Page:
Trivial pursuit. Worried that even football fans might tire of buying tickets for a contest that was unwinnable, the next half-time game involved two fans tasked with side-footing a ball from the edge of the centre circle towards the centre spot. The winner being the one whose ball finished closer to the spot.
After the excitement of the Mazda Pick-up Challenge, this game met with widespread apathy. Firstly because it required so little athletic ability that even your Gran would probably find it a bit sedate. Secondly because the rules were unclear; were you able to knock your opponent's previous shot out of the way, or was this considered unsporting? And thirdly because the prize (I’ve forgotten what it was) wasn't worth winning anyway.
Hello Lucerne! Are you ready to rock? The absolute winner, and proof that FCL can sometimes get things right. Just get local musicians onto the pitch to do a seven-minute set. Lucerne has dozens of musos who jumped at the chance to play to a crowd twenty times larger than they would ever see at the Shüür or Sedel venues. The main problem they faced was the classic rock'n'roll question; "What do we do about the drummer?" It was obviously impossible to set up a drum kit on the pitch in a couple of minutes, so the only options were to get the drummer to set up and play on the edge of the pitch, fifty metres from the rest of he band, or just leave him at home. Most bands opted for the latter, and therefore came across as rather earnest acoustic guitar-wielding types. A second problem performers faced was, err, which way to face. I'm pleased to report every musician chose to ignore sports ground etiquette and turned their back on the people in the expensive seats, so that they were facing the fans on the main terrace.
Acoustic guitars or not, the concept worked. Sound quality was perfectly acceptable (amazingly, seeing as the electrics at the old Allmend were probably as rickety as the rest of the stadium) and fans were genuinely entertained. All the performances were well received, but the standout was probably the two kids behind the "Ei Stadt - Blau Wiss" rap working the Stehrampe into a hip hop frenzy.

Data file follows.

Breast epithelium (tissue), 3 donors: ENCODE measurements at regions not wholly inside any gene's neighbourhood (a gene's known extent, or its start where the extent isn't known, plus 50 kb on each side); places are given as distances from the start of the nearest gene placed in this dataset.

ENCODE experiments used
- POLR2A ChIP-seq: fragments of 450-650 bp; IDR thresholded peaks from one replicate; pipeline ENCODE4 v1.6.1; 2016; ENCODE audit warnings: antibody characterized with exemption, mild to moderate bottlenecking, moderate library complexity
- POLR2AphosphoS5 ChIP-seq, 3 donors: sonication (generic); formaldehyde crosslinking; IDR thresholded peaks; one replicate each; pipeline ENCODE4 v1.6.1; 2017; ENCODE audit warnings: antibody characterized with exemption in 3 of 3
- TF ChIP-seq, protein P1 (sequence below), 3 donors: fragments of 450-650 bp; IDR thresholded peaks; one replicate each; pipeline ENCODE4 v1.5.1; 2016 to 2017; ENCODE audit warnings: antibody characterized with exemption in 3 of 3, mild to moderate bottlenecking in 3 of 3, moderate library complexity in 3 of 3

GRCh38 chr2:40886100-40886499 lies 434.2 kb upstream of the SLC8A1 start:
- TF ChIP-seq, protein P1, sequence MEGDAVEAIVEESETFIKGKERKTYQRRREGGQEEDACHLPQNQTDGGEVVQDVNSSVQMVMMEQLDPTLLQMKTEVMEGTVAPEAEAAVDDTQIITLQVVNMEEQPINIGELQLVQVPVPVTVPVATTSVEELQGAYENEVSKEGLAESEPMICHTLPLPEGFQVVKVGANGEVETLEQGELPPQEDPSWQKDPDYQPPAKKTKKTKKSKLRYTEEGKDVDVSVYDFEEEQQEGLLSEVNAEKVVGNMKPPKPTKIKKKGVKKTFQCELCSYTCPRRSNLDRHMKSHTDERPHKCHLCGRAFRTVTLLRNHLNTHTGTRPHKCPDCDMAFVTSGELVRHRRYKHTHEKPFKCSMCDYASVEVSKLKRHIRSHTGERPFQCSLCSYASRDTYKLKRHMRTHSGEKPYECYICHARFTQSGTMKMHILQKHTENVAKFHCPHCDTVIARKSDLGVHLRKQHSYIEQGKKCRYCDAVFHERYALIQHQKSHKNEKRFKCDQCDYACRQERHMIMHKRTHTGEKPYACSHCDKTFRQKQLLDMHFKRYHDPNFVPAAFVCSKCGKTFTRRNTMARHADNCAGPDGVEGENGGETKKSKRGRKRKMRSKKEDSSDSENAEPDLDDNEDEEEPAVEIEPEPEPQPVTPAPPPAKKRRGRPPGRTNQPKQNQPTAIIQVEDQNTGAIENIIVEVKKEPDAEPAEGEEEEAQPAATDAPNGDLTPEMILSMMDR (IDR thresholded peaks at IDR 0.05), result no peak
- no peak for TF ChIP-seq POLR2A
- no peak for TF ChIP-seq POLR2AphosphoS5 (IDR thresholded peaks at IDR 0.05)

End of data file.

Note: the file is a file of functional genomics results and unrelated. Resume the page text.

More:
Stop press ! To show that Lucifer Sam doesn't just do nostalgia, I can report with great regret that in April 2012 I witnessed the unveiling of the swissporarena's first half-time entertainment. What the…. ? A concept that gives crass commercialisation a bad name, its only entertainment value is that it offers the crowd the chance to abuse two completely blameless punters for five long, long minutes. (Although, to be fair, the abuse of that middle-aged bloke bloke from Meggen who 'supports' Basel but quite likes Luzern was perfectly justified.)
My advice to Otto's: I know you have a chain of fine shops that offer branded products at discount prices. Could you please find a way to make this point that is (a) entertaining and (b) doesn't treat your would-be customers like complete morons? We're a football crowd; we're not hard to please. So why not put some of your products on a shelf and have contestants kick footballs at them? Anything they knock off the shelf, they can keep. Or what about spreading the products around the pitch and getting fans to dribble a ball round them?
But quite honestly, the best thing the swissporarena could do would be to BRING BACK LIVE MUSIC AT HALF TIME. Get Otto's to sponsor it if they like, but just give us football, music and the chance to buy a beer - you can't beat that.